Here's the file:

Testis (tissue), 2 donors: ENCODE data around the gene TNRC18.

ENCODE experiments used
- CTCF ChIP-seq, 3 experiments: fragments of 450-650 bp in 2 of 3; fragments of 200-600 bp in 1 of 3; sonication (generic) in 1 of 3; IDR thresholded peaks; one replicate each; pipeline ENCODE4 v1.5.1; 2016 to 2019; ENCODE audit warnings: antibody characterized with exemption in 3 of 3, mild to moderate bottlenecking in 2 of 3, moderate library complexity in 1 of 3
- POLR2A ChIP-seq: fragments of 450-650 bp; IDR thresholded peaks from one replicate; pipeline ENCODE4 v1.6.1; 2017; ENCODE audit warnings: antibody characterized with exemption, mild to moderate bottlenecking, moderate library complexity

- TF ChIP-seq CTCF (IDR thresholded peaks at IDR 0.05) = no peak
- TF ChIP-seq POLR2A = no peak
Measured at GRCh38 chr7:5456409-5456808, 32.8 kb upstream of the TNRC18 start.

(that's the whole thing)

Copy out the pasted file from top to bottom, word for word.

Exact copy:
Testis (tissue), 2 donors: ENCODE data around the gene TNRC18.

ENCODE experiments used
- CTCF ChIP-seq, 3 experiments: fragments of 450-650 bp in 2 of 3; fragments of 200-600 bp in 1 of 3; sonication (generic) in 1 of 3; IDR thresholded peaks; one replicate each; pipeline ENCODE4 v1.5.1; 2016 to 2019; ENCODE audit warnings: antibody characterized with exemption in 3 of 3, mild to moderate bottlenecking in 2 of 3, moderate library complexity in 1 of 3
- POLR2A ChIP-seq: fragments of 450-650 bp; IDR thresholded peaks from one replicate; pipeline ENCODE4 v1.6.1; 2017; ENCODE audit warnings: antibody characterized with exemption, mild to moderate bottlenecking, moderate library complexity

- TF ChIP-seq CTCF (IDR thresholded peaks at IDR 0.05) = no peak
- TF ChIP-seq POLR2A = no peak
Measured at GRCh38 chr7:5456409-5456808, 32.8 kb upstream of the TNRC18 start.